NAYPYITAW, Myanmar, May 21 (UPI) -- Lawmakers in Myanmar voted Tuesday to extend a state of emergency over parts of the country gripped by fighting between Muslims and Buddhists.
Lawmakers had a special session Tuesday to discuss anti-Muslim violence in Meiktila. A state of emergency was declared there in March after about 20 people were killed during the fighting.
Myanmar authorities voted Tuesday to extend the state of emergency for another 60 days.
"We welcome the extension of the state of emergency because we are afraid the conflict could spark again as we resettle the displaced people," a Meiktila district officer told Thai newspaper The Irrawaddy on condition of anonymity after the vote.
Myanmar President Thein Sein met with U.S. President Barack Obama this week in Washington. Obama said he's seen significant progress in terms of political and economic reform but added he had concerns about the security situation in Myanmar.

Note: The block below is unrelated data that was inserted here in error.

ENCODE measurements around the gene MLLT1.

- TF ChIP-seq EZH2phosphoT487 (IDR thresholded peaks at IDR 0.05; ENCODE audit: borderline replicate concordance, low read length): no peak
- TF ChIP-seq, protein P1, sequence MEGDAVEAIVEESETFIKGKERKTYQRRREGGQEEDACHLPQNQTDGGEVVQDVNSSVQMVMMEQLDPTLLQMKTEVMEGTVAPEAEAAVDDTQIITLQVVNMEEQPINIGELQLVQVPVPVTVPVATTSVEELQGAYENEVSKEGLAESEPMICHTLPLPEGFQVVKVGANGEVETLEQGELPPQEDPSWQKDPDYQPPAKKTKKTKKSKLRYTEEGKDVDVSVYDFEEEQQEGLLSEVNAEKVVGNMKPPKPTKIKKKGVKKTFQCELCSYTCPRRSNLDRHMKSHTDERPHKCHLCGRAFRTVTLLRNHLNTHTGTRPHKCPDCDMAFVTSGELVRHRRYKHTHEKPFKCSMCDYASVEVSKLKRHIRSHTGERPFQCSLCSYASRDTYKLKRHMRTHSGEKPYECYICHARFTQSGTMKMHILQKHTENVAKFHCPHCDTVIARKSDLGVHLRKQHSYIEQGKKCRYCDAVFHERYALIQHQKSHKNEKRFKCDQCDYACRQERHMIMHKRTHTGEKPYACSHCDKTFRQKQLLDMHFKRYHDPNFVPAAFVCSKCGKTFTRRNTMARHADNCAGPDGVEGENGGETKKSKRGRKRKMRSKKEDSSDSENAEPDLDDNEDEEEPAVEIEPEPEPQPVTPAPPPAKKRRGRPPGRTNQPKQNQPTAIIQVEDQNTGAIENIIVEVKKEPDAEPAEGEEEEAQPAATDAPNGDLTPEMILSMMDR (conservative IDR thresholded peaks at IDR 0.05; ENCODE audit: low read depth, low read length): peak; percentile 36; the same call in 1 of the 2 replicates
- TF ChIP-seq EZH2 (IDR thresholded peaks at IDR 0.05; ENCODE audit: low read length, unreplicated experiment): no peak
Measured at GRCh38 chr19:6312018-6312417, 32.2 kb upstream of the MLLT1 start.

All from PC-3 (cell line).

Washington imposed sanctions against Myanmar's former military junta for its poor human rights record.
The Thai newspaper reports that seven Muslims were given sentences ranging from two years in prison to the death penalty for their role in the violence targeting the Buddhist community in Meiktila.
District officials said more than 70 suspects were in custody on charges of murder and the destruction of property during the March skirmishes. Muslims are the minority in Myanmar.